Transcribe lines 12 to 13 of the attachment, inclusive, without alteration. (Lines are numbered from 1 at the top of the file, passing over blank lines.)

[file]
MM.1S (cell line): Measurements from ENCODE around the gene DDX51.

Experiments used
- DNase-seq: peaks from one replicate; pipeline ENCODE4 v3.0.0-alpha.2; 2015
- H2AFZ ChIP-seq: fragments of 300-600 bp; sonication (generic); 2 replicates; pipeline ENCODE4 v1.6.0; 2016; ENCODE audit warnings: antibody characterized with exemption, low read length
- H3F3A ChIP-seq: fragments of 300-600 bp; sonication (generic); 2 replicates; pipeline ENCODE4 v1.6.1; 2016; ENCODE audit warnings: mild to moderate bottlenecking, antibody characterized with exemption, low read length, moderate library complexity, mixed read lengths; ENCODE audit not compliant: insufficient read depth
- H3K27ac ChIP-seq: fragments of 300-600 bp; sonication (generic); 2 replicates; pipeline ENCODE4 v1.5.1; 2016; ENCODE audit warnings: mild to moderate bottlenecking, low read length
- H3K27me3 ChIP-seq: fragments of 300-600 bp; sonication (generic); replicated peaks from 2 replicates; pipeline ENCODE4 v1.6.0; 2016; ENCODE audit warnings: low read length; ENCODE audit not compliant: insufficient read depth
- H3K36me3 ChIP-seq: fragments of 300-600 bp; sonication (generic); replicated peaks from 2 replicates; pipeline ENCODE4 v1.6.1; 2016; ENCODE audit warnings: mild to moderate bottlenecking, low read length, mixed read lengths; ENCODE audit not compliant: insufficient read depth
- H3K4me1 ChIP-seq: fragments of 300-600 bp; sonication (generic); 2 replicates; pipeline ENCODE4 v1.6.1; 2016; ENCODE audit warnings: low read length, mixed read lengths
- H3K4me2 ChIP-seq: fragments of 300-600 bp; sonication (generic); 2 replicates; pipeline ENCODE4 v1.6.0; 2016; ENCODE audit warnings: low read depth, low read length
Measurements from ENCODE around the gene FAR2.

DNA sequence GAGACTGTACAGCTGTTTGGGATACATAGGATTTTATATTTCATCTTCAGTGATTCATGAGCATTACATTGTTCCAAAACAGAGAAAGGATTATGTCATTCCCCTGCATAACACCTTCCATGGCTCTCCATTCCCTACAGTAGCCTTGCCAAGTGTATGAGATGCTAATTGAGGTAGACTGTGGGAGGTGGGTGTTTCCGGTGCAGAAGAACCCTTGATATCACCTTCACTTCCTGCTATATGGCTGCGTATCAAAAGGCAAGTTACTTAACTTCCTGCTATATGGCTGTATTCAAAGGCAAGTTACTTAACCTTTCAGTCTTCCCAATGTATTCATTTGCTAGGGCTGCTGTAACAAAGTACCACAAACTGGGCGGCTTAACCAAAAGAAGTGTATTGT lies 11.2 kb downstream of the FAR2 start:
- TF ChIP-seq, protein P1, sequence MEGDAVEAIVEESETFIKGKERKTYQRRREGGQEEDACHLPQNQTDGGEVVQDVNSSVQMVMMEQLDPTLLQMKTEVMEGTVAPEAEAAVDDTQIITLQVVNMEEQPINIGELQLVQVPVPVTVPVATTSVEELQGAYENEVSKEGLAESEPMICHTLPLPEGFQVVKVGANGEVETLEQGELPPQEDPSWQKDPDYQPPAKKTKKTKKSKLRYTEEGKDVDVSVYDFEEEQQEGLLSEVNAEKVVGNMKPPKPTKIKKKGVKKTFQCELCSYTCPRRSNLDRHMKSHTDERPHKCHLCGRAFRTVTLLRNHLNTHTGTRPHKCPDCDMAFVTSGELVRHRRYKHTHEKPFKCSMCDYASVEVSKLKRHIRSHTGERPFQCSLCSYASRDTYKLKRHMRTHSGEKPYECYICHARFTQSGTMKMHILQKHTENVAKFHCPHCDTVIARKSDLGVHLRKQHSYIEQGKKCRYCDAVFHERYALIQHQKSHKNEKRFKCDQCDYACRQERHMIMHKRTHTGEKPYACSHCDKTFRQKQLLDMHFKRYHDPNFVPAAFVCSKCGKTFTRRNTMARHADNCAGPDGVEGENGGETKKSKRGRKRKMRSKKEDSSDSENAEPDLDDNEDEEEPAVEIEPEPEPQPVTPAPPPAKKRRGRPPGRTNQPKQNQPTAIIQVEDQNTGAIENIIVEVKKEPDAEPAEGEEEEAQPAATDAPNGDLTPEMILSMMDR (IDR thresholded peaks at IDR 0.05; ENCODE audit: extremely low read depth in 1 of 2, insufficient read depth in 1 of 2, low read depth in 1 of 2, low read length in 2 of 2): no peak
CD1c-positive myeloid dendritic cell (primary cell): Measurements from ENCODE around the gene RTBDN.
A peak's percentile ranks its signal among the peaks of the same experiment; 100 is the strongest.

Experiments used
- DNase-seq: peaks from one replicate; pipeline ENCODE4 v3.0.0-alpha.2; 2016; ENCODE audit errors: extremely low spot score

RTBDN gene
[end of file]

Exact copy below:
DNA sequence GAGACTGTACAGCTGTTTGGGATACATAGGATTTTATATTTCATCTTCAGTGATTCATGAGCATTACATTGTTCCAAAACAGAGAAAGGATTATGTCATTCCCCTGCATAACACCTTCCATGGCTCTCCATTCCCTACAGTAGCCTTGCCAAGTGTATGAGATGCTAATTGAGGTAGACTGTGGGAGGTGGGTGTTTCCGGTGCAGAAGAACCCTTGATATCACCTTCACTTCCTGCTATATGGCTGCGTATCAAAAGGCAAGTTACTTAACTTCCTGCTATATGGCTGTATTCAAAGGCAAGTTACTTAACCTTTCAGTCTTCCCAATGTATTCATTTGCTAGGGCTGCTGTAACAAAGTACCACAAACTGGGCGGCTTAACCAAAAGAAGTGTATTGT lies 11.2 kb downstream of the FAR2 start:
- TF ChIP-seq, protein P1, sequence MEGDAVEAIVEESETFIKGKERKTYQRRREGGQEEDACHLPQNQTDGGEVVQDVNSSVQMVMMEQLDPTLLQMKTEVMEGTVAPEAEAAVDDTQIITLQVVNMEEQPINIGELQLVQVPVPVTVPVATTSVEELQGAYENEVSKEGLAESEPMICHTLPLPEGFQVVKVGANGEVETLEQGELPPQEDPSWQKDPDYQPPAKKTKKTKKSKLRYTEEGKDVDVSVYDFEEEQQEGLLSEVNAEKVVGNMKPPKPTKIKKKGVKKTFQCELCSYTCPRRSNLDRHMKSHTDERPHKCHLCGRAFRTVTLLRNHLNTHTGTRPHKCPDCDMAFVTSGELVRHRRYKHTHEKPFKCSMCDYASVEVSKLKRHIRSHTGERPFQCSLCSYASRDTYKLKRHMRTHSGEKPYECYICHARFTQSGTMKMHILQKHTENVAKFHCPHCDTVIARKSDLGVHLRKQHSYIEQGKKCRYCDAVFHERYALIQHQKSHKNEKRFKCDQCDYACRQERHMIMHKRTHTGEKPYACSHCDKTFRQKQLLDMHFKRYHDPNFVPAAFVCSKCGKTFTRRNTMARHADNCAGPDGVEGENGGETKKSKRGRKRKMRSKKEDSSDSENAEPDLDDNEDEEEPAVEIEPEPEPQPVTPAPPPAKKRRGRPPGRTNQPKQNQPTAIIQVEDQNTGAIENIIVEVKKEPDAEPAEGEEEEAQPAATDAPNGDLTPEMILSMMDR (IDR thresholded peaks at IDR 0.05; ENCODE audit: extremely low read depth in 1 of 2, insufficient read depth in 1 of 2, low read depth in 1 of 2, low read length in 2 of 2): no peak